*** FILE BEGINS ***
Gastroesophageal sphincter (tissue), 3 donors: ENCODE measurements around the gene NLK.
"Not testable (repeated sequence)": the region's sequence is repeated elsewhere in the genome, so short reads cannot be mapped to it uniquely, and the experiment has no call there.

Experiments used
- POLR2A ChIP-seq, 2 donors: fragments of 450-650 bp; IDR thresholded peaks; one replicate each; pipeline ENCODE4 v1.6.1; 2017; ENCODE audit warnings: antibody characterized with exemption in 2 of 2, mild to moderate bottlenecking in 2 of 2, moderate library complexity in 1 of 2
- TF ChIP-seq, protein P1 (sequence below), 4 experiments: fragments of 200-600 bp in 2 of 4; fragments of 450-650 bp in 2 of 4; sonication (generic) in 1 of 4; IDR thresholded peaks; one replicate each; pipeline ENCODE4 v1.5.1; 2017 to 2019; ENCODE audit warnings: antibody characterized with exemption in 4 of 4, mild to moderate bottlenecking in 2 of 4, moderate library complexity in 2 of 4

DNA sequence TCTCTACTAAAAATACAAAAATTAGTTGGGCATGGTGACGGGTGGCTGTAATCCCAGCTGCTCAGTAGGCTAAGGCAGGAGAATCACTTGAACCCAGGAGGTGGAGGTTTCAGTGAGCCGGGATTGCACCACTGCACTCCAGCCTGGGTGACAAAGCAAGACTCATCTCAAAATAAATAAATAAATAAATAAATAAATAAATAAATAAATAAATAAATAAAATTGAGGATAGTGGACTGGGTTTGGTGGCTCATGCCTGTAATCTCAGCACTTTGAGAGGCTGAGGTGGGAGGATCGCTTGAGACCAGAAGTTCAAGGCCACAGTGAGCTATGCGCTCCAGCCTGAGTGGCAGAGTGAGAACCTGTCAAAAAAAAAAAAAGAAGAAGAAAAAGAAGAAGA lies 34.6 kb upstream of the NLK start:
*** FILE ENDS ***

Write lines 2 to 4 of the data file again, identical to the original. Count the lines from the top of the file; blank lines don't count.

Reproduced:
"Not testable (repeated sequence)": the region's sequence is repeated elsewhere in the genome, so short reads cannot be mapped to it uniquely, and the experiment has no call there.

Experiments used
- POLR2A ChIP-seq, 2 donors: fragments of 450-650 bp; IDR thresholded peaks; one replicate each; pipeline ENCODE4 v1.6.1; 2017; ENCODE audit warnings: antibody characterized with exemption in 2 of 2, mild to moderate bottlenecking in 2 of 2, moderate library complexity in 1 of 2